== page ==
“We couldn’t be more excited about the opening of the Play Patio,” said Jane Bard, Museum President. “Families visiting the Museum are looking for ways to bring joyful and enriching experiences to their children’s lives while feeling connected to the community again after a long year of isolation. The Play Patio is a place for that to happen.”

Exhibit elements will include two sensory tables, a water circuit wall, oversized paint wall, chalk spinner, water painting, a color caster sculpture, a tube tones musical element and tables that will be used for picnicking in the future, but for now will be additional activity stations.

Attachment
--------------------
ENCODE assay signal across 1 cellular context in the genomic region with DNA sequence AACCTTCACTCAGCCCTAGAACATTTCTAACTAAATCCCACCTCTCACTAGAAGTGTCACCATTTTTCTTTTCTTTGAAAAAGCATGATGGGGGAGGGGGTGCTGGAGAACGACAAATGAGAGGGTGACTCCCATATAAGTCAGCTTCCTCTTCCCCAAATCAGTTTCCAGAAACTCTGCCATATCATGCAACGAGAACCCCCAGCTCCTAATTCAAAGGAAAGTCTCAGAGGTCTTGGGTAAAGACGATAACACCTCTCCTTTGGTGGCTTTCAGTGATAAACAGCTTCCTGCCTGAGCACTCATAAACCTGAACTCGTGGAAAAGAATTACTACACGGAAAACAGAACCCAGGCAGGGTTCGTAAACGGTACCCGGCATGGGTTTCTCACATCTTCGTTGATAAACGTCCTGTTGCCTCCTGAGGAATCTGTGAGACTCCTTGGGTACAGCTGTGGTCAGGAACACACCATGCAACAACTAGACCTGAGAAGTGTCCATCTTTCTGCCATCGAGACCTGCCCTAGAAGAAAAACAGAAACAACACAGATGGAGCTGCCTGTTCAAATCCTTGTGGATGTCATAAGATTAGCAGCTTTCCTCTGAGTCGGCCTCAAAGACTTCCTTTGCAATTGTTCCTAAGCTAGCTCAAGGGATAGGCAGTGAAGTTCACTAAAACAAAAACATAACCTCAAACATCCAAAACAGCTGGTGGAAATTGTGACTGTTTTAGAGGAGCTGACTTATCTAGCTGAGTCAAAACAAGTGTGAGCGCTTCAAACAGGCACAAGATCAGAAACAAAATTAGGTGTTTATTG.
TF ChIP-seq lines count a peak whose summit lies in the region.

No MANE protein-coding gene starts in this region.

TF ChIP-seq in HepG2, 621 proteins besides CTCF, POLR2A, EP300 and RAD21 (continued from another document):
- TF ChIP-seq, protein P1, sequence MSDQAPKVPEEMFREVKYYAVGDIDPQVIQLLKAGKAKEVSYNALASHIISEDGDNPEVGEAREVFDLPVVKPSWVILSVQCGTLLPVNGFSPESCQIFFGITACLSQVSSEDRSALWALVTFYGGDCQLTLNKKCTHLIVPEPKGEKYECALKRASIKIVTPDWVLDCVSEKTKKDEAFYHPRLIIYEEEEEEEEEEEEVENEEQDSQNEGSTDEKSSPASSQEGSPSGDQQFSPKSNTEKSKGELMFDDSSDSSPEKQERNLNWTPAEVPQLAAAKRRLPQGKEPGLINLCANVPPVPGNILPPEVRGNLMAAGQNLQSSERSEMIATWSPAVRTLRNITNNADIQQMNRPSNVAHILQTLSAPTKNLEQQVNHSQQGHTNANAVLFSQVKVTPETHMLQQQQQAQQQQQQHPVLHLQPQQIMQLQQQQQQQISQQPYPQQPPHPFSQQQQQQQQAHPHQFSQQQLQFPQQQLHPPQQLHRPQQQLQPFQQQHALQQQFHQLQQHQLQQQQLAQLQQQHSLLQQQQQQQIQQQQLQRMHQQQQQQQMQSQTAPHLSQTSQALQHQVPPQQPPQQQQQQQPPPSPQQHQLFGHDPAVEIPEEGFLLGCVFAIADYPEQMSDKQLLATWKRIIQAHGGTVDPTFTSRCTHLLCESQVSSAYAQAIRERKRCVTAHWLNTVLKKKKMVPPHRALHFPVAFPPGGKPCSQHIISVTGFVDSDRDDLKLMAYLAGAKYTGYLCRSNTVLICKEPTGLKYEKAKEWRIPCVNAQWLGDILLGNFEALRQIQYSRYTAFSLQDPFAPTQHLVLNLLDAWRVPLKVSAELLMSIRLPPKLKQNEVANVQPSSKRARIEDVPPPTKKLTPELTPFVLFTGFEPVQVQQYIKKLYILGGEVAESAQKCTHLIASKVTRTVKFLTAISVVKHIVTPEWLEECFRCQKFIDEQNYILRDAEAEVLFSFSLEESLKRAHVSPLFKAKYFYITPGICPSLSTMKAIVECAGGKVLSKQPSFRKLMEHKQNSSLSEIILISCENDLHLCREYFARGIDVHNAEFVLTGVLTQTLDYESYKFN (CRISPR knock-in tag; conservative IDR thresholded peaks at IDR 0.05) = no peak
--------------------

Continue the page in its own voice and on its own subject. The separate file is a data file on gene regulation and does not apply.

“The Play Patio couldn't have happened without generous support from our community, with funding coming from 19 different companies and foundations, as well as our members and donors. “We are very thankful to our lead donors whose contributions made this dream a reality,” shared Jane Bard, CMNH President. Those lead donors include Kennebunk Savings, Newburyport Bank, Wentworth-Douglass Hospital, Abbie F. Moseley Charitable Trust, McIninch Foundation, Samuel P. Hunt Foundation, and the Roger R. & Theresa S. Thompson Endowment Fund. Additional funding was provided by companies who supported the project through the Community Development Finance Authority: Highland Hardwoods, Alexander Technology Group, Northway Bank, Newburyport Bank, First Seacoast Bank, D.F. Richard Energy, Stinson Associates, Leone, McDonnell & Roberts, P.A., and the Seacoast Endodontic Associates. The museum also thanks ARQ Architects, S.W. Cole Engineering, Inc., Norm Fracassa of Fracassa Designworks and the City of Dover for their in-kind support.